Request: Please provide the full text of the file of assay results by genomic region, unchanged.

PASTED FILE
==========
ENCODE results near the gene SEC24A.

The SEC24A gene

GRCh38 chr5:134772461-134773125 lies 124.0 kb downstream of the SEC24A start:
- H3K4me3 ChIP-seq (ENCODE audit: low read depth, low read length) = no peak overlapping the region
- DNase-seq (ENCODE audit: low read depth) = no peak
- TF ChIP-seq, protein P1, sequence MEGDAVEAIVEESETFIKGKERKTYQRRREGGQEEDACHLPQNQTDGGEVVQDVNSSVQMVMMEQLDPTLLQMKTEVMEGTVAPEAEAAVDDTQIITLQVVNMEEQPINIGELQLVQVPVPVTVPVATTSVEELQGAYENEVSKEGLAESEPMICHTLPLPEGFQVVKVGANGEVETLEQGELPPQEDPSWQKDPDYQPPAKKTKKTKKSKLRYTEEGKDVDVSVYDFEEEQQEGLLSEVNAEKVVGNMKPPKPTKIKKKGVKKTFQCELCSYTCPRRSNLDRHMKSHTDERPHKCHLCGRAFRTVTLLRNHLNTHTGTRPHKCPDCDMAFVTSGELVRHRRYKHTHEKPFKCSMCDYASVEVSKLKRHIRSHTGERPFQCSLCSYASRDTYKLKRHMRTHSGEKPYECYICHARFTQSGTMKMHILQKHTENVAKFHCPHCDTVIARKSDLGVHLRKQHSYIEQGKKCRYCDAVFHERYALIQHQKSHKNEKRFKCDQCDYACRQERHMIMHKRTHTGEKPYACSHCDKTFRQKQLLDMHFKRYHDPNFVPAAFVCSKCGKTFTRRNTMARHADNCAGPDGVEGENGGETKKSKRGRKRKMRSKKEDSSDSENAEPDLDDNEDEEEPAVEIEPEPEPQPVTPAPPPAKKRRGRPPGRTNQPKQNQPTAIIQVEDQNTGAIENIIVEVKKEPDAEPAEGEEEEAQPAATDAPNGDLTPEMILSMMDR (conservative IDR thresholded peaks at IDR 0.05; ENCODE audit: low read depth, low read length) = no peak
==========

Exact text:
ENCODE results near the gene SEC24A.

The SEC24A gene

GRCh38 chr5:134772461-134773125 lies 124.0 kb downstream of the SEC24A start:
- H3K4me3 ChIP-seq (ENCODE audit: low read depth, low read length) = no peak overlapping the region
- DNase-seq (ENCODE audit: low read depth) = no peak
- TF ChIP-seq, protein P1, sequence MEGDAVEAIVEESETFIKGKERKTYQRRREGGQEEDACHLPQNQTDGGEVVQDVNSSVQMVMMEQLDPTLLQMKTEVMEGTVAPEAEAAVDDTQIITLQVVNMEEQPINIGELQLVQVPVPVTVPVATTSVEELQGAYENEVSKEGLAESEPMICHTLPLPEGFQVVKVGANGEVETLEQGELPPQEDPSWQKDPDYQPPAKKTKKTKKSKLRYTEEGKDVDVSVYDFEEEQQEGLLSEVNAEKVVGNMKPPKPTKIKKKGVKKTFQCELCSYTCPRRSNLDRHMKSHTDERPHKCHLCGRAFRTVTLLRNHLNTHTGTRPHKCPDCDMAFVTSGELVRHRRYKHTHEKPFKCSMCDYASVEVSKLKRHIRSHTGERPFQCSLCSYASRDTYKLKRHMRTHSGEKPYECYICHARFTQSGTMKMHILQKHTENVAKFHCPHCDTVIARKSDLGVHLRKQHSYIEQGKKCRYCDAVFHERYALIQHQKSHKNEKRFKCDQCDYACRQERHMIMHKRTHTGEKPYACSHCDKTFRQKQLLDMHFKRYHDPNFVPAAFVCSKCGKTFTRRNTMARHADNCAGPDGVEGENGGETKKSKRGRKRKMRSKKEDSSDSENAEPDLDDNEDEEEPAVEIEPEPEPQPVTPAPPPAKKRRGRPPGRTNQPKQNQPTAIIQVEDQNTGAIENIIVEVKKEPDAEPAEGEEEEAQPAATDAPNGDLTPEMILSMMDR (conservative IDR thresholded peaks at IDR 0.05; ENCODE audit: low read depth, low read length) = no peak